The Secrets to Drawing – The Nose and Mouth

The Secrets to Drawing: The Nose and Mouth

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The Secrets to Drawing – The Nose and Mouth — 10 Comments

  1. I really liked how you mentioned, there’s no real right way to draw this. I agree because everyone is so different when it comes to proportions, and also everybody does draw differently too. Also liked how you’ve mentioned that proportions are important, but nothing can beat drawing what you truly see. I’m learning so much!!

  2. These lessons what I’m coming to the end of secrets to drawing course are great and it will lead me straight into your portrait course which I’m excited to start as I’ve enjoyed learning about the facial features and how to make them very realistic.
    As I was doing the lips I was thinking god these are hard to do the cross contours but as I’ve worked on it then took a step back in realised that I was doing better than I thought !!!!! My lips do look realistic as does the nose and eye before that 🙂.
    Ears & hair next then I’ve completed one course apart from doing the pastels and oil pastels lesson, I want to do pastels at a later time so I’m leaving these out as I wanted to get cracking on the face, I intend to do pastel landscapes and also coloured pencil course next , I e successfully completed secrets and I’ve seen such an improvement, of course I still have to practice sone of the stuff and I’ve got plenty of projects as well to do this.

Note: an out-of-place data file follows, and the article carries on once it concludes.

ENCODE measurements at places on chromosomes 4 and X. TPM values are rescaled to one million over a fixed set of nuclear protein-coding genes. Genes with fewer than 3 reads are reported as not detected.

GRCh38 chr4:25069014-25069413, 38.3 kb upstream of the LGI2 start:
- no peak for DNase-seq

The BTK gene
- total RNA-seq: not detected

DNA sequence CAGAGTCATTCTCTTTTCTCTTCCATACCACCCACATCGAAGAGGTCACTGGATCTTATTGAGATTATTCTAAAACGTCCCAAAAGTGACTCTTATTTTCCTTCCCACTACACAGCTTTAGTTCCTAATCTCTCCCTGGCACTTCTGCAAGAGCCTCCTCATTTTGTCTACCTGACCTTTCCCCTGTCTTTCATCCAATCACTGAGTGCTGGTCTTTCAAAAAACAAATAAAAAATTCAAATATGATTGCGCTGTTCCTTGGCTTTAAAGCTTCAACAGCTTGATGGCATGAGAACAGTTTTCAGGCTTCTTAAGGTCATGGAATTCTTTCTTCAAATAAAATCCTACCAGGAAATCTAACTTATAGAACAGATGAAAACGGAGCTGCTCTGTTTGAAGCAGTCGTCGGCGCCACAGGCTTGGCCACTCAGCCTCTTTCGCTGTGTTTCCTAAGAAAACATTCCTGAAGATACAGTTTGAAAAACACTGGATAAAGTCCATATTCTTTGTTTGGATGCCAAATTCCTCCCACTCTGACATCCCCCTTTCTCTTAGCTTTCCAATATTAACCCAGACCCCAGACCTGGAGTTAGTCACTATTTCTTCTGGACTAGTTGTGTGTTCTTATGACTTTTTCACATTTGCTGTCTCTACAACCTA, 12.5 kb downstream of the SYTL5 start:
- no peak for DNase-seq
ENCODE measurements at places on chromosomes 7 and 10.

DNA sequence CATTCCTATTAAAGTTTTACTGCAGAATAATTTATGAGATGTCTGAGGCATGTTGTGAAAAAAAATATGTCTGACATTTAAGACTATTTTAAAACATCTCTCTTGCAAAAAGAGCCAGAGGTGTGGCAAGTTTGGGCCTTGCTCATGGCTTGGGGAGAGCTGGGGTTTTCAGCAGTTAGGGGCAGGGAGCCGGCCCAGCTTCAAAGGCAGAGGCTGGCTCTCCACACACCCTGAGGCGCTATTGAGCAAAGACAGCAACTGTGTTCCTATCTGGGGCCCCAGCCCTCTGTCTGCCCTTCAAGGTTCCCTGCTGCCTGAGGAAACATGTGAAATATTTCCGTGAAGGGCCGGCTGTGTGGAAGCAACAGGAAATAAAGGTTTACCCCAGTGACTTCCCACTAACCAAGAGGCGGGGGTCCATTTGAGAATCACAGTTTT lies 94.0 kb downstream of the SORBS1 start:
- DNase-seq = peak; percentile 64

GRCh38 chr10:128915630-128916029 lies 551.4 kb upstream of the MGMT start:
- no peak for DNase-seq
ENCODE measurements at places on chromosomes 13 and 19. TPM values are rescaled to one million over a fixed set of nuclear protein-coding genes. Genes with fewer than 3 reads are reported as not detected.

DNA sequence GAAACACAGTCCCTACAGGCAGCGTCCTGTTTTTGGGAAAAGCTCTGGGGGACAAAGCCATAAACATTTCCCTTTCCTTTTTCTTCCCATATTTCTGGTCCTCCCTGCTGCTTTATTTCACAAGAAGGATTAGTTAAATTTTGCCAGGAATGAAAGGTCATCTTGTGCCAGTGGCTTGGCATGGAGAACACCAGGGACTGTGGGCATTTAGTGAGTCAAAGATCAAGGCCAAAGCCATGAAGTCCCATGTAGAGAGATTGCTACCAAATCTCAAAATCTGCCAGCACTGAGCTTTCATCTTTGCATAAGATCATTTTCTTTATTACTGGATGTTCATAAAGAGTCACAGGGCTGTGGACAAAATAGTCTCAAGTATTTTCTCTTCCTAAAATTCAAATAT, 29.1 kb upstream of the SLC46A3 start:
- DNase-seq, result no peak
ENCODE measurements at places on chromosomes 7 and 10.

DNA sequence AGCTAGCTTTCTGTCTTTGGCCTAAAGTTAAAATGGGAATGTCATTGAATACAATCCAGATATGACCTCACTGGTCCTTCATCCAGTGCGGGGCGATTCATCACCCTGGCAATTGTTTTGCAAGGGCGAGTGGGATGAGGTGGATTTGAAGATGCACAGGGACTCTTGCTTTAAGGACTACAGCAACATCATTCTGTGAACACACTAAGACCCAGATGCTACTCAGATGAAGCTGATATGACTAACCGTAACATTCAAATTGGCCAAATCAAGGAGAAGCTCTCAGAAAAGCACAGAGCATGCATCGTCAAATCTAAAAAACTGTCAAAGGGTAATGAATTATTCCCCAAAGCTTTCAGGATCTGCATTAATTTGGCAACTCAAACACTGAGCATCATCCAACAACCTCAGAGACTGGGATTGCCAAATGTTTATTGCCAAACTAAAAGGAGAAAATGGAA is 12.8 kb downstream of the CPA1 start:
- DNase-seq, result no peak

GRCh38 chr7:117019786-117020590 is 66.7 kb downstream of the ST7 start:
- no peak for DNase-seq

Been a great course as I know far more now than I did before, I did a drawing of Morrissey before I saw your site and started the course, I looked at it the other day and the shading is atrocious lol but hey you always say keep older artwork and you right it’s great to see how far you have come, I would recommend this drawing course to anyone starting out if they want to improve as artists.
    Cheers Matt x

  3. Hi Matt, thanks for the video. I have a huge doubt… Once I heard that in order to bring things closer or backwards, we should look at the value of the background. If the background was light, then if we used a light value, things would go back to our view, instead of coming closer, or protruding. And if I wanted to bring something closer in a light background, we should assign it a darker value… This would be exactly the opposite of your rule, which I have always heard of like that, that lighter values protrude and darker ones recede. Thank you. Kind regards,

    • Hi Veronica,
      Sorry I’m a little late on this one. What you’re saying is true for landscapes and scenes that have atmosphere. We see greater contrast in value when objects are closer to us and less contrast when they are farther away. What I am referring to is the behavior of light when it is above the subject. When light comes down on the subject, objects (like the nose) that protrude will “catch” the light. This creates a lighter value on the top (where the nose protrudes) and a darker value underneath (where the nose recedes). So, in essence, if the light is coming from above, features of the face that protrude are lighter on the top. Where the nose recedes back towards the face, the value is darker.

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